So the question remains: do multilevel marketing companies make promises they cannot keep? Enforce unrealistic goals in order for consultants to actually make profits? Are they empowering or exploitative experiences?

While some MLM companies reassure consultants by saying they have no targets to meet – the fact remains, you NEED to sell to make money. There are, however, plenty of MLM consultants who say that the business model does work for them and that it is an overall positive experience.

According to Dara Randall, a local Thirty-One consultant, “There are some great companies out there and MLMs in general get kind of a bad rap”. Dara explains that when she started, her husband was convinced it was a pyramid scheme and wasn’t really into the whole idea, “but I joined because I have loved the products for a long time and I really just wanted the discount.” She describes how Thirty-One is definitely not a pyramid scheme and how the entrepreneurial endeavour turned into more than she ever expected.  “I have met a lot of awesome women since I’ve joined, both customers and fellow consultants,” Dara explains. “My network has grown so much because of it,” she continues. “I don’t earn a lot doing it, which I think is the norm. The majority aren’t able to quit their full time jobs and just do their MLM gig. That’s not why I do it. For me, it’s fun and it’s something I do for myself, which I think a lot of women, especially moms, need.”

Dara goes on to explain how MLM companies are a way of supporting other local women. “I love a lot of products from other MLMs too,” she admits. “There is a lot of great stuff out there! I also like supporting other women. I am more likely to buy from someone I know, so for me, that model works.”

Another consultant who is willing to openly advocate for her MLM company is Jennifer Walker, a consultant or ‘wellness advocate’ for doTerra. Not only does Jenn sell doTerra brand essential oils and their affiliated products, but she also operates a business called Soul Kind, a Facebook page devoted to spreading the word about the positive health benefits of essential oils. Posts include practical ways to incorporate essential oils into your daily life like preventing illness, treating burns and even making DIY foaming hand soap. It also doesn’t feel very pushy or sales pitchy, like many other social media posts I've seen.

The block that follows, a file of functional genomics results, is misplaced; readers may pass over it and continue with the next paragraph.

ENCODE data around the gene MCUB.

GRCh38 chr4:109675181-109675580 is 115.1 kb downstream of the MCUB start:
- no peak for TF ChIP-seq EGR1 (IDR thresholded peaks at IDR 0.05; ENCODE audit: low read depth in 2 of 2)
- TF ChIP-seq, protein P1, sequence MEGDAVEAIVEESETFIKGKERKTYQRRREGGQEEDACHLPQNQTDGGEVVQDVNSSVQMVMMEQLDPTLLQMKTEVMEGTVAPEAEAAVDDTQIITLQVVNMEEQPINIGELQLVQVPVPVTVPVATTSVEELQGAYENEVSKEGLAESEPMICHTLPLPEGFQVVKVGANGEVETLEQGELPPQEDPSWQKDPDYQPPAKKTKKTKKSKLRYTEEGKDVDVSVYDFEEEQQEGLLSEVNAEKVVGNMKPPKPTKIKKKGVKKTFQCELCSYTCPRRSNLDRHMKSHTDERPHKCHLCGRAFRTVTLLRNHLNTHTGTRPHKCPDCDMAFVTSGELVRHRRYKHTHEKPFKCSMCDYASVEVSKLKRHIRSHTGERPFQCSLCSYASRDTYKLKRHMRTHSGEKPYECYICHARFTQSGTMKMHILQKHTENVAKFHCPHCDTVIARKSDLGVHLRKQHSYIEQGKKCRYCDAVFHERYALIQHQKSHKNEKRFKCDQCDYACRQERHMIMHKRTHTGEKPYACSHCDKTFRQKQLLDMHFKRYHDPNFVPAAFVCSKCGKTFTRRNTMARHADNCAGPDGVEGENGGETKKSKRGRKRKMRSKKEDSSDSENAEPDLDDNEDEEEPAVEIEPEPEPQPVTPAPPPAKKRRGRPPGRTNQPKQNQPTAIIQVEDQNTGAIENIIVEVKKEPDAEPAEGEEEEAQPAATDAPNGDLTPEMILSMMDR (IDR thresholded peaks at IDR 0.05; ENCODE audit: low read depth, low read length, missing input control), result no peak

According to Jenn, her overall experience with doTerra has been very positive so far. At first, however, she admits “I was a hard no”. What started out as a hobby and genuine interest in the benefits of essential oils quickly became a passion for her. She goes on to explain how she got hooked into the MLM world by a neighbour. “(She) kept asking me to teach her friends and family about the oils, just as I had taught her. I politely declined and said I don’t do that. She ended up asking me again about a month later and within that time frame (my son) became so sick.” Jenn admits that her son’s illness, which took awhile to diagnose, literally rocked her world. “I knew at that point,” she continues “that I would not be returning to full-time work anytime soon. I had my part-time retail job that I quite liked so I still wasn’t thinking of saying yes, but it was my husband that encouraged me.”

And so, after some convincing, Jenn joined the ranks of doTerra as a wellness advocate. “I was being asked by so many people to help them through their struggles with chronic pain, heavy emotions, sick kids... it ended up feeling a little selfish not to.” Since then, she adds, “I found myself saying yes, more often to things than ever before. I’ve overcome fears, I’ve met the most incredible people and I’m teaching my kids about taking risks and figuring things out when you don’t have the immediate answer.”

Jenn goes on to explain that her original intentions were never to sell the products, but more to spread the word on the benefits of essential oils and the positive impact they have had on her and her family’s life. “I think when you come from a place of serving; it’s so different than selling just a product. I have never once felt like I'm being “salesy” and it’s a great compliment when people refer others to me because of this.” She adds that “this little oil biz allowed my family and I to move halfway across the country to live where we always wanted to. I am doing the same job here as I was in my hometown. I have customers and a team under me that cross provinces and even go over to Europe. I can go as far as I want with this and as fast or as slow as I need to. I can take on another full-time job, or work this full-time. There is so much power in that.”